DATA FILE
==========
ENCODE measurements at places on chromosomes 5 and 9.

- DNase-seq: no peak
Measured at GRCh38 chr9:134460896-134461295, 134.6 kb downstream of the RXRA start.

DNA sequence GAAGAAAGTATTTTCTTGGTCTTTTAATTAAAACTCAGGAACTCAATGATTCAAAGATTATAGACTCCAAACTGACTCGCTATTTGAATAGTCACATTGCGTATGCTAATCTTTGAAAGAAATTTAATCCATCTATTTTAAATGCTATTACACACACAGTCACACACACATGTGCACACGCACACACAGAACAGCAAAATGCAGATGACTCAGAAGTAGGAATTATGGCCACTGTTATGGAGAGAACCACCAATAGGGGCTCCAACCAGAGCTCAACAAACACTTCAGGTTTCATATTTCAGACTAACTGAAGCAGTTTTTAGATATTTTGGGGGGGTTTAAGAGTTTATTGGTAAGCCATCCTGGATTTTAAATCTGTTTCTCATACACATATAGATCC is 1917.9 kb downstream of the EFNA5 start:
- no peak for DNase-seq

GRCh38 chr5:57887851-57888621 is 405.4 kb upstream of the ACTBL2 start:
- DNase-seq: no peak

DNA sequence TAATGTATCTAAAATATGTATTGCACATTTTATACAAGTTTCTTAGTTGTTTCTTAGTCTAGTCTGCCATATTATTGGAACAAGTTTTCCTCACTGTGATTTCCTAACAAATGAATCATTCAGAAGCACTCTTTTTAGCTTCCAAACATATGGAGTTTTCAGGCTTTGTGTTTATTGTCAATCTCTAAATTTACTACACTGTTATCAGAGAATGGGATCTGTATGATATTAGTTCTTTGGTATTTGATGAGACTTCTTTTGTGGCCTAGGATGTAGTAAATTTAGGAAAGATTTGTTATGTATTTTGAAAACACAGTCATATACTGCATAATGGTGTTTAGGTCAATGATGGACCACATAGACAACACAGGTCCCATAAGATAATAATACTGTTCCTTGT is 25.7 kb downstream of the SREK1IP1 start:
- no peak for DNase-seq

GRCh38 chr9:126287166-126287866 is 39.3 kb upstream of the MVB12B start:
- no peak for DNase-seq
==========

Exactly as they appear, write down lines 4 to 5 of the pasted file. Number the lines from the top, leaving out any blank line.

DNA sequence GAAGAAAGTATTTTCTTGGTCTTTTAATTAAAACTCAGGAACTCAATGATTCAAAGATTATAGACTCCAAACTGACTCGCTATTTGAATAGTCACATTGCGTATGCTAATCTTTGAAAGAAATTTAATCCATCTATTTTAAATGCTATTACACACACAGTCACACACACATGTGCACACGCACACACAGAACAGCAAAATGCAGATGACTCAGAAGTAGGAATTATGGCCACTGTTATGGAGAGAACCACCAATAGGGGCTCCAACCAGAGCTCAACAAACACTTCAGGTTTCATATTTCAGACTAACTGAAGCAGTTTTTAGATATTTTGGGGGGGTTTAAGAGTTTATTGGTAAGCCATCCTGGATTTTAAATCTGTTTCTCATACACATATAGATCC is 1917.9 kb downstream of the EFNA5 start:
- no peak for DNase-seq